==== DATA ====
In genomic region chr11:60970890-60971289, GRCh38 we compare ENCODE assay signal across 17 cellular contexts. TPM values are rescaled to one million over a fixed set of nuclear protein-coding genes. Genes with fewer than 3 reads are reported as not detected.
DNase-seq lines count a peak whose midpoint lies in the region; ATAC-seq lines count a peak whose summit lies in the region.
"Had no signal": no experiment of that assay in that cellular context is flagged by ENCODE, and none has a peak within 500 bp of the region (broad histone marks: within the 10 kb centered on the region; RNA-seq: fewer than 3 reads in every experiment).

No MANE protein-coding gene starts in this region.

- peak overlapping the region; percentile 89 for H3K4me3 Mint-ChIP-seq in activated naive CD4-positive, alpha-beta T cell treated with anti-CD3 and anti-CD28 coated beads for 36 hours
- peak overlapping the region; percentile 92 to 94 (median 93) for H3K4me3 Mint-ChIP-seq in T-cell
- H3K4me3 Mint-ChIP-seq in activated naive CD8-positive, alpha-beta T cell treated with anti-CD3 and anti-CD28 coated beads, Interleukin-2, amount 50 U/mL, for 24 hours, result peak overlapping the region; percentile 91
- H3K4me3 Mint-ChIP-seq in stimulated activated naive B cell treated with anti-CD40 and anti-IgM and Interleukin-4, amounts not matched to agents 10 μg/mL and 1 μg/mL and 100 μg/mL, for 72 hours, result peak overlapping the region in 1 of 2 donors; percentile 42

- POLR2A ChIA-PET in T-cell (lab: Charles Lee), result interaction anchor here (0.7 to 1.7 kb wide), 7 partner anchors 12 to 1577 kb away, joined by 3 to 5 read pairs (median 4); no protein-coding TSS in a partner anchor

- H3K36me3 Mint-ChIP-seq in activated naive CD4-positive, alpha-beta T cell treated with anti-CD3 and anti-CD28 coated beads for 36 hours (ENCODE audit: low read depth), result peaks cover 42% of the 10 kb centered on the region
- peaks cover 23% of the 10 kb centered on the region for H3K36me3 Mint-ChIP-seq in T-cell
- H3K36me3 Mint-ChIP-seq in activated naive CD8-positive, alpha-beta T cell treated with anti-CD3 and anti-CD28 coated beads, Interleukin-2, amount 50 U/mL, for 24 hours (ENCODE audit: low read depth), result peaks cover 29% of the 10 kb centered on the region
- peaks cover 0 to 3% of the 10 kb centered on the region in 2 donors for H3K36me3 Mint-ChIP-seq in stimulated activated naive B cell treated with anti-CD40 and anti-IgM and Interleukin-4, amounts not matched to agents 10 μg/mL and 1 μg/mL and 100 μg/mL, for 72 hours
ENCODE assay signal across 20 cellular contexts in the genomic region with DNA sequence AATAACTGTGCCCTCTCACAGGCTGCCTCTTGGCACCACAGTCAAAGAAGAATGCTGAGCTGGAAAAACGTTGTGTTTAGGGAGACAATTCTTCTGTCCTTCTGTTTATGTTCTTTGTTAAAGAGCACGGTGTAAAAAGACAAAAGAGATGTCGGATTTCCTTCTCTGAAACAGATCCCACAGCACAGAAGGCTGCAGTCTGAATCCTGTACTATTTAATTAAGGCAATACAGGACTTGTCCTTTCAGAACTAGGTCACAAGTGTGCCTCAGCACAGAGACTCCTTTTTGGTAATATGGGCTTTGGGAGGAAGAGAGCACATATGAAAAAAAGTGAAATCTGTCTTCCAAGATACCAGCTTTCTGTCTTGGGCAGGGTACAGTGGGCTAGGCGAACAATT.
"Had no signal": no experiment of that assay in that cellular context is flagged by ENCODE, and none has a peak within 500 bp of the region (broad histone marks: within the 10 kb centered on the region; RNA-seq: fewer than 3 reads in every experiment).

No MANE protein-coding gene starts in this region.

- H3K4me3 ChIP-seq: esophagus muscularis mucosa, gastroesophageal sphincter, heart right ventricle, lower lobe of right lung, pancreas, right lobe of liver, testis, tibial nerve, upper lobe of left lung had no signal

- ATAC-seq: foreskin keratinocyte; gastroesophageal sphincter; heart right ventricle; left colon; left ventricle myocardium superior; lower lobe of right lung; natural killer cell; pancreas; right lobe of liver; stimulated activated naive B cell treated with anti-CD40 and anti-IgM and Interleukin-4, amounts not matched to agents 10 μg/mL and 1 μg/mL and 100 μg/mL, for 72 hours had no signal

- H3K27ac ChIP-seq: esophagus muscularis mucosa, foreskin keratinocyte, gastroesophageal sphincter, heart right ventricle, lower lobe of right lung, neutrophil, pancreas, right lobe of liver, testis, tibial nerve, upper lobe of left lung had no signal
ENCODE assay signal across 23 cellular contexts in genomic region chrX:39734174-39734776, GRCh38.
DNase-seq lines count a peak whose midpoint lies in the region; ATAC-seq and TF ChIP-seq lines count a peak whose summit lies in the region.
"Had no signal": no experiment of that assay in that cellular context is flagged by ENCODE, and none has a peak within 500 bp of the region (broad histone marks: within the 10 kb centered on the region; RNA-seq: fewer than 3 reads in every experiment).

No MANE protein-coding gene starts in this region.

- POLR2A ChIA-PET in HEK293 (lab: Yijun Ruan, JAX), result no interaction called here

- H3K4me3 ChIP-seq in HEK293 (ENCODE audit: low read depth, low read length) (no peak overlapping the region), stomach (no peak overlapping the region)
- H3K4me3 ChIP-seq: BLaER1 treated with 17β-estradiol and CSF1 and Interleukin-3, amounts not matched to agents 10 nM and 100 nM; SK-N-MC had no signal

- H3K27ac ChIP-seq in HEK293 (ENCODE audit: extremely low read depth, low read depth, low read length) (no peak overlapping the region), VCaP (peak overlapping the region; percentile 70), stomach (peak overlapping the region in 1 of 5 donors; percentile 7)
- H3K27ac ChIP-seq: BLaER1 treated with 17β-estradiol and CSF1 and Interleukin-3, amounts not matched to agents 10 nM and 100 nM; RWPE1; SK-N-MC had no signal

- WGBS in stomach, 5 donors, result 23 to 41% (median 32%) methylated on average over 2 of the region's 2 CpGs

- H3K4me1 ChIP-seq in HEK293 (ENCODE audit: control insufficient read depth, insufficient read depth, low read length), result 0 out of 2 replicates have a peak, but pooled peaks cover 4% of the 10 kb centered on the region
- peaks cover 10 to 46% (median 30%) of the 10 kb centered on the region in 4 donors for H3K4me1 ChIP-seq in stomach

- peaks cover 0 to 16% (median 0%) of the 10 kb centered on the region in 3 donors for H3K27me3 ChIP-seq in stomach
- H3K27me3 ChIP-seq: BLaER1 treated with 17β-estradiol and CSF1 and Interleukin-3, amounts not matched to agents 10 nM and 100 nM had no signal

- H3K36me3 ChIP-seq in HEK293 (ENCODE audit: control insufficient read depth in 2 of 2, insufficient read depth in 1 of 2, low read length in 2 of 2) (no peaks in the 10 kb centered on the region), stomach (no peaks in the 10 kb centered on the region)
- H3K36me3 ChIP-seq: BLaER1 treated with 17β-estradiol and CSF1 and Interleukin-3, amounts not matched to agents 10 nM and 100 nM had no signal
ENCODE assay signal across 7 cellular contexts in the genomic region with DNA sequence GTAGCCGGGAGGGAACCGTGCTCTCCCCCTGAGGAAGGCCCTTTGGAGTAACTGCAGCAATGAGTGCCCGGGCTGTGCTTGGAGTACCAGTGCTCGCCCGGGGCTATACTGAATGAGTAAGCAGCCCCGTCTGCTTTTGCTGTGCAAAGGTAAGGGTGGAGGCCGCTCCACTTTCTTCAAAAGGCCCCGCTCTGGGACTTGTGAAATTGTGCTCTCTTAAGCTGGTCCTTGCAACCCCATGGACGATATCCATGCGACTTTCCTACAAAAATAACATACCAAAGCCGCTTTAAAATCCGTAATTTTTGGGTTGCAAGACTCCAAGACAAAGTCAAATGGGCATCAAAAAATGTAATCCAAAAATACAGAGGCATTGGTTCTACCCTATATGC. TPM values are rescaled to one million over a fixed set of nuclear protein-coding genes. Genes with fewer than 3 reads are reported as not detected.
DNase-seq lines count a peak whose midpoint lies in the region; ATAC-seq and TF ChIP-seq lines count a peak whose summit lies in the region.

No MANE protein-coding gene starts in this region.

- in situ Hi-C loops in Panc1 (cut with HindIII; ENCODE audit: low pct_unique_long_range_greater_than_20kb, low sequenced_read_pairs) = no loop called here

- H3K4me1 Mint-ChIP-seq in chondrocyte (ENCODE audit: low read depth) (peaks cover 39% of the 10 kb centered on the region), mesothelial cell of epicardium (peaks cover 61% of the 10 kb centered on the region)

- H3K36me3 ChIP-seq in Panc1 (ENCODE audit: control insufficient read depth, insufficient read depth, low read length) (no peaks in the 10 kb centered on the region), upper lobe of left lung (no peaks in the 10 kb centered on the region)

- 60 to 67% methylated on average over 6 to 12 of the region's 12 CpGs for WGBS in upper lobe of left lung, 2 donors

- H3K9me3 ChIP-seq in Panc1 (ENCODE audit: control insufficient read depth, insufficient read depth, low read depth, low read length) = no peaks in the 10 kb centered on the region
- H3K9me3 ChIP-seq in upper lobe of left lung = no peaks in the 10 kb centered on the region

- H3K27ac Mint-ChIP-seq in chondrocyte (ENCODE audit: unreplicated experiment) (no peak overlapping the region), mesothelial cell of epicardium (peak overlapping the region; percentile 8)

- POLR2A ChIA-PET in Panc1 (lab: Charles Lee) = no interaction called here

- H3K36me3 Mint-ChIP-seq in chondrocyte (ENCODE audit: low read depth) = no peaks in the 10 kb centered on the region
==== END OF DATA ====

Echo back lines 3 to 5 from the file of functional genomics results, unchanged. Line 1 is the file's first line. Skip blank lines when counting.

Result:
"Had no signal": no experiment of that assay in that cellular context is flagged by ENCODE, and none has a peak within 500 bp of the region (broad histone marks: within the 10 kb centered on the region; RNA-seq: fewer than 3 reads in every experiment).

No MANE protein-coding gene starts in this region.

- peak overlapping the region; percentile 89 for H3K4me3 Mint-ChIP-seq in activated naive CD4-positive, alpha-beta T cell treated with anti-CD3 and anti-CD28 coated beads for 36 hours